Braided River Bird Monitoring – how it works

Braided rivers are a common in Alaska, Canada, New Zealand’s South Island, and the Himalayas, which all contain young, rapidly eroding mountains. They are a unique environment inhabited by equally unique birds. They simply cannot contain a river in a straight line. In floods especially they carry sediment, and in places where the flow slows… Continue reading Braided River Bird Monitoring – how it works

Freddy the fearless NZ falcon, and an update on the status of native birds in the West Matukituki Valley

There are cautionary things to be learnt from being under a bird – things that can come back to haunt us from childhood: I was about four years old when hand-in-hand with my mother, like my hand in hers while my other held a flavoured and much savoured ice cream. All was good I recall,… Continue reading Freddy the fearless NZ falcon, and an update on the status of native birds in the West Matukituki Valley

A year in the life of the Matukituki Charitable Trust operating in Mt Aspiring National Park

The Matukituki Charitable Trust which operates in Mt Aspiring National Park has just released a newsletter which is reproduced below, [unless otherwise indicated photos and italicised text are by Donald Lousley who btw is proud to have been involved trapping, monitoring and making photos towards assisting with the great results as outlined below]: Kia Ora… Continue reading A year in the life of the Matukituki Charitable Trust operating in Mt Aspiring National Park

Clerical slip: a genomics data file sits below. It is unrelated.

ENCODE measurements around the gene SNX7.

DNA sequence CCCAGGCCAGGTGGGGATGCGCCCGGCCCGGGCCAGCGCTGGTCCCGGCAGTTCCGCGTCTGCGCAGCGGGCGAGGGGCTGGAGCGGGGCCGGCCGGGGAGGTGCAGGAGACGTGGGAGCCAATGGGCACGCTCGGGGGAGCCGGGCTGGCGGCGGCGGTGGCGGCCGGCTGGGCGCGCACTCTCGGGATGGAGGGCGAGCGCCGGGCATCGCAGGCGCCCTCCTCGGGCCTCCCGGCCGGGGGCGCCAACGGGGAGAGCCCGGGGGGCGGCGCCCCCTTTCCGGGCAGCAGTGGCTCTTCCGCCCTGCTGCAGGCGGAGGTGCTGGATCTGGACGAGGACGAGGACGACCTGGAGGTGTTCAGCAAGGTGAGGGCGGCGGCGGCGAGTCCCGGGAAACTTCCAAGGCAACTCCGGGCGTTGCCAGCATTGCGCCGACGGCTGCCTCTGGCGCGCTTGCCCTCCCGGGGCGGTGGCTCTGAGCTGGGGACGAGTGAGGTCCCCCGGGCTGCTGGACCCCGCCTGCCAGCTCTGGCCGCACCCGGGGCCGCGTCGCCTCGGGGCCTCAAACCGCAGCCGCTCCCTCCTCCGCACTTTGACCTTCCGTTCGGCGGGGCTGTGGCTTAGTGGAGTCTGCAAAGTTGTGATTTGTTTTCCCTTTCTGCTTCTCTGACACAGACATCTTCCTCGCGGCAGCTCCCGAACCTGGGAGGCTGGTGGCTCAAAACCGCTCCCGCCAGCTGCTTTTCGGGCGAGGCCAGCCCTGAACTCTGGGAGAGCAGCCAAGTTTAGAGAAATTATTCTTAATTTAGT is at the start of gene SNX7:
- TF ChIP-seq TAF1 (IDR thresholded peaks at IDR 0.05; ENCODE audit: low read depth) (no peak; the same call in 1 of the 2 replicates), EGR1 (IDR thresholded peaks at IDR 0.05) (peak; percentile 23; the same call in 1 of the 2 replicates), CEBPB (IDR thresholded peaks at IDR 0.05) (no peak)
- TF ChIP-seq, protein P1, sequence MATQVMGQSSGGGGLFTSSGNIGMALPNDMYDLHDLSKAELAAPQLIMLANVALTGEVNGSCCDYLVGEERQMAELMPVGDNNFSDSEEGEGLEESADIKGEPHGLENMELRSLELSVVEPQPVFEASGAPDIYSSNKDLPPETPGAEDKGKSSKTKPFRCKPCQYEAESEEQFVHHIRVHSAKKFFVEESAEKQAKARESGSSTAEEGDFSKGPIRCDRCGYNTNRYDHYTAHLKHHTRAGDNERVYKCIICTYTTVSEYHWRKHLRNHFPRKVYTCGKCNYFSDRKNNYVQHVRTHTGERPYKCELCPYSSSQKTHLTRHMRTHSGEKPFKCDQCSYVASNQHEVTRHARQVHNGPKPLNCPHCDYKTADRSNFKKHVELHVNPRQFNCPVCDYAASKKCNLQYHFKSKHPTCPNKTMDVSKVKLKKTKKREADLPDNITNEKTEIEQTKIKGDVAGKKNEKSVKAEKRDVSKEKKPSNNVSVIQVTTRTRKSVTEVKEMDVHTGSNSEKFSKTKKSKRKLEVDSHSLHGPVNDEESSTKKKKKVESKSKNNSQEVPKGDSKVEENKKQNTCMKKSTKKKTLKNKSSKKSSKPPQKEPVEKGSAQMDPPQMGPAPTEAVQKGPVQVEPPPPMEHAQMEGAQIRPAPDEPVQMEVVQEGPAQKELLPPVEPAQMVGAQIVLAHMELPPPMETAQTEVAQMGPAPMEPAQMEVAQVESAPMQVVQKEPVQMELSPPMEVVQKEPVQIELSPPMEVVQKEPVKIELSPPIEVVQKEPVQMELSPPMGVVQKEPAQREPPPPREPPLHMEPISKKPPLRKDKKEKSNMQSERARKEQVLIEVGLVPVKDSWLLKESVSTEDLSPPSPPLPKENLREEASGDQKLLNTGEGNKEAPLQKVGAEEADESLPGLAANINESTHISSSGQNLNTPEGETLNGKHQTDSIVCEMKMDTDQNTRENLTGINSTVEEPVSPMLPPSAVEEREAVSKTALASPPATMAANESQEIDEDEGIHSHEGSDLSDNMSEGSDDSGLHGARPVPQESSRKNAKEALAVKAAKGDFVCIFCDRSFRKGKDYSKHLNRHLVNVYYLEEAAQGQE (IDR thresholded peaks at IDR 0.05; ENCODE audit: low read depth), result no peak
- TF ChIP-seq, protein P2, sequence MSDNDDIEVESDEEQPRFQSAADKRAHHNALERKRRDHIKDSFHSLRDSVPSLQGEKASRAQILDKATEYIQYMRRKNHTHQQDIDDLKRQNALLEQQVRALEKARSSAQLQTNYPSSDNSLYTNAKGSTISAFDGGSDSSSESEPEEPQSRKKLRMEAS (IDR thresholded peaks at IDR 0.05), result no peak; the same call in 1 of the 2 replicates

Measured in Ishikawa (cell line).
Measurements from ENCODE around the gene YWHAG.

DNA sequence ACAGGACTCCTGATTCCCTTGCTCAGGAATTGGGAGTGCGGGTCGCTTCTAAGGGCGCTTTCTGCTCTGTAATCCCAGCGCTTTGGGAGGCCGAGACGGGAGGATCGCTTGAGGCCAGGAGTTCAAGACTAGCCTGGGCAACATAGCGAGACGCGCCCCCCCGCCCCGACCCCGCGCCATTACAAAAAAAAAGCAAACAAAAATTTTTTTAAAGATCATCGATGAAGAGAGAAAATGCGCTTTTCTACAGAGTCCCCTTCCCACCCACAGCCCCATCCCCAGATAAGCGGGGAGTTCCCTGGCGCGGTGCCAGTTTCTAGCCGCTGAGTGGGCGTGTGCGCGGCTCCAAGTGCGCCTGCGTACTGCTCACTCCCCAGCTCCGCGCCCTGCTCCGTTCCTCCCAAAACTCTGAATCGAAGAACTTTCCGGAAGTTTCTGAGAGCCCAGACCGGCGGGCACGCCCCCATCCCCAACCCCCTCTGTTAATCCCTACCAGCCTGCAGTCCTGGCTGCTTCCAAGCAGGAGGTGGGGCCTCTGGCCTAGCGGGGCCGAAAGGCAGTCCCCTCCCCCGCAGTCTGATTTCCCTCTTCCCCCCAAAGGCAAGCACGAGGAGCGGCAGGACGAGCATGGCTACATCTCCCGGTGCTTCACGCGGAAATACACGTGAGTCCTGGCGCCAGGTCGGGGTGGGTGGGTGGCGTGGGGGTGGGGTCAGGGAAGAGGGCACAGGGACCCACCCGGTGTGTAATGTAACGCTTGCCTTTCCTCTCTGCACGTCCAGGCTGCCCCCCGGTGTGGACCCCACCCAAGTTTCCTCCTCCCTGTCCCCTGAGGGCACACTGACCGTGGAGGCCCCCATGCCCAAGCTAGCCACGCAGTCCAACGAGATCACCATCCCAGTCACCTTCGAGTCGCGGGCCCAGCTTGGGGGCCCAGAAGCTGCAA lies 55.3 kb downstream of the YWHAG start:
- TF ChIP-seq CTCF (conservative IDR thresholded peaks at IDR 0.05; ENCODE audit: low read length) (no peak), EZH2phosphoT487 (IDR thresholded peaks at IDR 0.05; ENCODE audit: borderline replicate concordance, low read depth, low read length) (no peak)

New Zealand’s clean green image – a couple of points of view

New Zealand’s clean green image personified in the Strath Taieri ~ photo Southern Light For the third summer running now in Mt Aspiring National Park, I interact with many tourists intent on being the overseas equivalent of a New Zealand tramper. Most know our “Clean Green” marketing ploy is not what it seems, and that… Continue reading New Zealand’s clean green image – a couple of points of view

DOC seeks sightings of rare kakī / black stilt October 2016

One of the pair of black stilt/kakī that were recently sighted – the left bird is the more common pied stilt. Photo credit DOC

Above left: One of the pair of black stilt/kakī that were recently sighted – the left bird is the more common pied stilt. Photo credit DOC This is pretty exciting and it rather amazes me that these birds have crossed the Southern Alps at presumably their highest point across Aoraki Mt Cook National Park, flying… Continue reading DOC seeks sightings of rare kakī / black stilt October 2016